Healthcare device company, Impedimed Limited (ASX: IPD), announced this morning that US physicians will receive a higher reimbursement for its L-Dex procedure from 1 January 2017. The payment rate is set to rise by 13.1% to US$127.42.

Technology

L-Dex is Impedimed’s first product and enables the early identification of lymphoedema, a condition that affects 20% to 30% of breast cancer survivors. Lymphoedema causes fluid to build up in the extremities and if left untreated can become a lifelong condition that deteriorates over time.

L-Dex works through Bioimpedance Spectroscopy (BIS), a patented platform technology that measures fluid and tissue composition quickly, accurately and non-invasively. Impedimed is hoping to use BIS to develop a new method for monitoring heart failure in the future.

Commercialisation

For now, the company is focused on commercialising L-Dex which gained full US regulatory approval in 2013 and is also approved for use in Australia.

Since 2015, Impedimed has been running a clinical trial to demonstrate the efficacy of L-Dex involving six prestigious US cancer centres. By the end of March this year, the company had signed up a further 17 cancer centres for lymphoedema surveillance programmes and is targeting 50 by the end of the year.

Despite this progress, the March quarterly report showed cash receipts of just $4.2 million for the first 9 months of the year and net operating outflows of $15.6 million. The company recently raised over $70 million of fresh capital and has a market capitalisation of over $400 million.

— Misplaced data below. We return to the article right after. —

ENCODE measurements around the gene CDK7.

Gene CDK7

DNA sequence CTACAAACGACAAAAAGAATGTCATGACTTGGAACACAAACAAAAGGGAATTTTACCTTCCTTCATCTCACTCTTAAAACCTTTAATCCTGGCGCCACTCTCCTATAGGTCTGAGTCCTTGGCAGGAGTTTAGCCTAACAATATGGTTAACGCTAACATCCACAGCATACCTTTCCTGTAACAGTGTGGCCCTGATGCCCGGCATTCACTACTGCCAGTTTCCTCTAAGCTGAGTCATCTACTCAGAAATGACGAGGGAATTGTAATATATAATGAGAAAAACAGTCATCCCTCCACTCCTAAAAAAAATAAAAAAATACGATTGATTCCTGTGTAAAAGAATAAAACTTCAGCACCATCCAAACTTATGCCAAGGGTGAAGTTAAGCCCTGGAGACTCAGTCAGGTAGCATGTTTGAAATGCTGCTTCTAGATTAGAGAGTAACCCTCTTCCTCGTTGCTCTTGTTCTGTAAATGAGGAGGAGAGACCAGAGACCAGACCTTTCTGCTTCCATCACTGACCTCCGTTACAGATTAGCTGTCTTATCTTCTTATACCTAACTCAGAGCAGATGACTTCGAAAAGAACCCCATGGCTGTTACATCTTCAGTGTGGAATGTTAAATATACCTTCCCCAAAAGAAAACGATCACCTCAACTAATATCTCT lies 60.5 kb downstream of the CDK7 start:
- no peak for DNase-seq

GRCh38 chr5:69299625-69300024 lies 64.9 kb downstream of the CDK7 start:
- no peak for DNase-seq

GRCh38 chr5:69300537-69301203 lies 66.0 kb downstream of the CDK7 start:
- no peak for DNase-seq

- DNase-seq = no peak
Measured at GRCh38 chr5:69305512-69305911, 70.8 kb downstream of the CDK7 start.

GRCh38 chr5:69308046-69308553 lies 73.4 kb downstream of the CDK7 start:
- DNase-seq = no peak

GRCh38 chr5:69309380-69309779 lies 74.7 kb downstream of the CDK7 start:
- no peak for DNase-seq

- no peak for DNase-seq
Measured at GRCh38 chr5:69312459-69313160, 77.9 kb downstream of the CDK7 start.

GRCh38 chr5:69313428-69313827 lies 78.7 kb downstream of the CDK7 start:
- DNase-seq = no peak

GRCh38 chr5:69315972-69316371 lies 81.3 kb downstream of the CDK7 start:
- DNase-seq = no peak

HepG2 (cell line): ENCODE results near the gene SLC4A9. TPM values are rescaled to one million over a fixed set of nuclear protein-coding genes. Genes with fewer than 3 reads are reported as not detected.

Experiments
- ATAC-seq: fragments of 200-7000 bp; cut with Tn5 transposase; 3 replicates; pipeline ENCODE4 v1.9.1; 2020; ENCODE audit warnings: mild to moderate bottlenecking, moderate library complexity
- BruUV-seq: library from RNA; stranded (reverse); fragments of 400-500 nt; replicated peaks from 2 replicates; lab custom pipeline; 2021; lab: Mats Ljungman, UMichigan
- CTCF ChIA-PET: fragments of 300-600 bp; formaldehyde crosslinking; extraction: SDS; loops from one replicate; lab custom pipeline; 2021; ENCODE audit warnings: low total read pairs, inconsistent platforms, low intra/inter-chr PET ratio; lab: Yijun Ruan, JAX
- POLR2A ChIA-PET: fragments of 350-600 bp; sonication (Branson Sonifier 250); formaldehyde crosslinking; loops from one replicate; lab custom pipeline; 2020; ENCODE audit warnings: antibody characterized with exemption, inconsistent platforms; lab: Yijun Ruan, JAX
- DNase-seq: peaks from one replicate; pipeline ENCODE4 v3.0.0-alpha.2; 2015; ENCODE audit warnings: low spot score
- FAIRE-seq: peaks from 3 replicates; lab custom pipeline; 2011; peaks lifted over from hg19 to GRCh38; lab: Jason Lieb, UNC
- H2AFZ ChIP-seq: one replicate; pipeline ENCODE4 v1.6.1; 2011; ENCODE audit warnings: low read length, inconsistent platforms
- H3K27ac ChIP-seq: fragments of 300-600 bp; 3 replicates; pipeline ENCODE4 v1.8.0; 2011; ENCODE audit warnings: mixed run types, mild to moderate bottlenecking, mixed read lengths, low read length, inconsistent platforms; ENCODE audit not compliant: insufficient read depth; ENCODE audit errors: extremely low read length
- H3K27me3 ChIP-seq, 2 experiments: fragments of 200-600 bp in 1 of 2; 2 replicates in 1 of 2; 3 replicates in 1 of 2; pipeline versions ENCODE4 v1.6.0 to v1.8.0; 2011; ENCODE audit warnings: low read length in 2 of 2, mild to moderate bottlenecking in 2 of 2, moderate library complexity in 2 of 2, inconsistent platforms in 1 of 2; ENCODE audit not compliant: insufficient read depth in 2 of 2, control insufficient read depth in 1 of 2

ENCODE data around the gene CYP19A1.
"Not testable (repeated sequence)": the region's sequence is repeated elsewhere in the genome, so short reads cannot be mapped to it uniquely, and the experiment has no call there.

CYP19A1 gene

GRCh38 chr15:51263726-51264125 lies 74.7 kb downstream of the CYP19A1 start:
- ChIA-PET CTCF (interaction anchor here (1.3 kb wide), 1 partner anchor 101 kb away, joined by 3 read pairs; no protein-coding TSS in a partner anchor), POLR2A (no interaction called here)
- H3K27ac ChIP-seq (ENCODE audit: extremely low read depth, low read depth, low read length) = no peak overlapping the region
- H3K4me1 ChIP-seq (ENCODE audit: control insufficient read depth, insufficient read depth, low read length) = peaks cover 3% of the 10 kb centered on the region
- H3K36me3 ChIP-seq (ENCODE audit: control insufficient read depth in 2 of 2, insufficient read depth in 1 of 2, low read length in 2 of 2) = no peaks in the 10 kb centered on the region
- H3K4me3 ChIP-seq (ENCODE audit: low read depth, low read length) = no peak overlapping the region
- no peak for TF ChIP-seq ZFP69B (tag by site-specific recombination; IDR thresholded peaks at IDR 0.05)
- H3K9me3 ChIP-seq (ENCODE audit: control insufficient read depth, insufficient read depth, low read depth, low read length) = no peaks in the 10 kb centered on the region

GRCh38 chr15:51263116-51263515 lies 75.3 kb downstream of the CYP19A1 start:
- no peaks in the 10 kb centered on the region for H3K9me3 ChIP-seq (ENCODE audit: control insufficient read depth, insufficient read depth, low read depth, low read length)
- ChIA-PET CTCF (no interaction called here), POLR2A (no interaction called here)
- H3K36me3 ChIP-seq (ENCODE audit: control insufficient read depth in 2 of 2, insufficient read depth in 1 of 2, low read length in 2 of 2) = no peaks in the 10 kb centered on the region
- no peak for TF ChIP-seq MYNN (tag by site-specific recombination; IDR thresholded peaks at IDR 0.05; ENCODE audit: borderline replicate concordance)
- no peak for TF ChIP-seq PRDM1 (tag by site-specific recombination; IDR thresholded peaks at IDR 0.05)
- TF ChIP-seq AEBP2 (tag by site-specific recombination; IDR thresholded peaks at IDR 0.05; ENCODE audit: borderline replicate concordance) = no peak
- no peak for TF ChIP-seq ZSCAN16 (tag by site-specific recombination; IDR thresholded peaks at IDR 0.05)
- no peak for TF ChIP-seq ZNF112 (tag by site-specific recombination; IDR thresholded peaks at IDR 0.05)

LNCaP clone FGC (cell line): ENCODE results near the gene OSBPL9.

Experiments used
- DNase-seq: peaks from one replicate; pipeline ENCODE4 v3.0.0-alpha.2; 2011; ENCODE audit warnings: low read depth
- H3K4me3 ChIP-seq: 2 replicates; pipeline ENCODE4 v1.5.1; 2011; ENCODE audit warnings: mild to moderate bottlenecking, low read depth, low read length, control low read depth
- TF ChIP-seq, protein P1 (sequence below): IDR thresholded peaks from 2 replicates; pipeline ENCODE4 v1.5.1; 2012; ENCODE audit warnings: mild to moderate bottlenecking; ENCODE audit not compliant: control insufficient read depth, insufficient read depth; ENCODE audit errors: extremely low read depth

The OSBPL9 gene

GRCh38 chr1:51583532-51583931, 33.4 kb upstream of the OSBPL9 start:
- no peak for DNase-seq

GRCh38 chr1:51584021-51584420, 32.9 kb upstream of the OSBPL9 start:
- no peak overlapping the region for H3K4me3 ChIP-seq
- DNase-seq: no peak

A layman’s view

Biotechnology stocks are often considered risky bets because of the considerable time, money and uncertainty inherent in gaining regulatory approval. However, as the case of Impedimed demonstrates, even once approval is achieved it can be a long time before financial returns follow, if they do at all.

Three years after Impedimed first gained approval in the US, the company is a long way from profitability. Whilst today’s news of a 13.1% increase in pricing sounds good, it is insignificant when annual sales are just a few million dollars per year.

It may be that Impedimed’s technology is so good that over time its products become the gold standard for monitoring lymphoedema and heart failure. However, I think that even a scientific expert would struggle to make this judgement let alone a layman like myself, and so I won’t buy shares in Impedimed anytime soon.

A better alternative?

Universal Biosensors, Inc. (ASX: UBI) is another biotechnology company which is at the commercialisation stage. It has two blood testing products on market and partnerships with industry heavyweights Siemens Ltd and Johnson & Johnson.

The company delivered revenues of $16.8 million last year, is rapidly approaching profitability and has a market capitalisation of just $50 million.

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Motley Fool contributor Matt Brazier has no position in any stocks mentioned. The Motley Fool Australia has no position in any of the stocks mentioned. We Fools may not all hold the same opinions, but we all believe that considering a diverse range of insights makes us better investors. The Motley Fool has a disclosure policy. This article contains general investment advice only (under AFSL 400691). Authorised by Bruce Jackson.